The Yerkes National Primate Research Center's research programs are exploring how the interaction between genetics and society shape who we are, and advance knowledge about the evolutionary links between biology and behavior. Researchers there, at Georgia State University and at Emory University, have shown chimpanzees (Pan troglodytes) have a sense of fairness that was once thought as uniquely human. It suggests a long evolutionary history of the human aversion to inequity as well as a shared preference for fair outcomes by the common ancestor of humans and apes. One of the authors, Frans de Waal, says:
Until our study, the behavioral economics community assumed the Ultimatum Game could not be played with animals or that animals would choose only the most selfish option while playing. We've concluded that chimpanzees not only get very close to the human sense of fairness, but the animals may actually have exactly the same preferences as our own species.
As a direct comparison with our chimpanzee relatives, the study was extended to human children. Six adult chimpanzees and 20 human children (ages 2 – 7 years) played the Ultimatum Game. The game was played with a pair of subjects, one chosing between two differently colored tokens that could be exchanged for rewards—small food rewards for chimpanzees and stickers for children—subject to their partner's cooperation,. One token offered equal rewards to both players, whereas the other token favored the one making the choice at the expense of their partner. The chooser handed the token to the partner, who exchanged it with the experimenter for food. Thus, both partners had to agree so as to get the reward. Another author, Darby Proctor, added:
We used the Ultimatum Game because it is the gold standard to determine the human sense of fairness. In the game, one individual needs to propose a reward division to another individual and then have that individual accept the proposition before both can obtain the rewards. Humans typically offer generous portions, such as 50 percent of the reward, to their partners, and that's exactly what we recorded in our study with chimpanzees.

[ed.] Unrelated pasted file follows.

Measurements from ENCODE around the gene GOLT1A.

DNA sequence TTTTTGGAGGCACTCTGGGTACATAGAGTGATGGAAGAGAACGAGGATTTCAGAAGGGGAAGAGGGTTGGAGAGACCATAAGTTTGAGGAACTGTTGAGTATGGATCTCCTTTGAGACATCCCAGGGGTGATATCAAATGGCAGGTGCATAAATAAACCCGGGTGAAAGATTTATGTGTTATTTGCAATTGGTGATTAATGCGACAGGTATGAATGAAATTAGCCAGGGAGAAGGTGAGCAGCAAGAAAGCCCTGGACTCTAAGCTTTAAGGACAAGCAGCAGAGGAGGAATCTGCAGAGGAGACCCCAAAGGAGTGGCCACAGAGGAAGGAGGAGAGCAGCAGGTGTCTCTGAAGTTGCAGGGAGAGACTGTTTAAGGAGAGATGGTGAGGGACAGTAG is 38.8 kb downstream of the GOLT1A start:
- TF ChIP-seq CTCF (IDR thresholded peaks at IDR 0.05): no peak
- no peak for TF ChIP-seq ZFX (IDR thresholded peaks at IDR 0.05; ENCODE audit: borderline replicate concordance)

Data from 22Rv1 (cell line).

Both the chimpanzees and the children responded as adult humans do, typically. When the partner insisted with shows of indignation at an unfair distribution, chimpanzees and children split the rewards equally. When a partner was passive or could not reject the unfair offer, both chimpanzees and children chose the selfish option. Chimpanzees are cooperative in the wild and have apparently evolved a sensitivity to reward distributions to maintain the benefits of cooperation.
It suggests that cooperation in our relatives, the chimps, and our own species, depends upon fairness but requires the opportunity to object to, and, one surmises from other studies, to punish selfishness. The study invites consideration of the effects of unfairness in human societies, in such as the development of the law, institutions like trade unions, protest, and revolution! It seems we will respond to perceived unfairness. The distribution of wealth in the world, especially the western world is grossly unfair, and might suggest we are heading for a period of social upheaval in protest.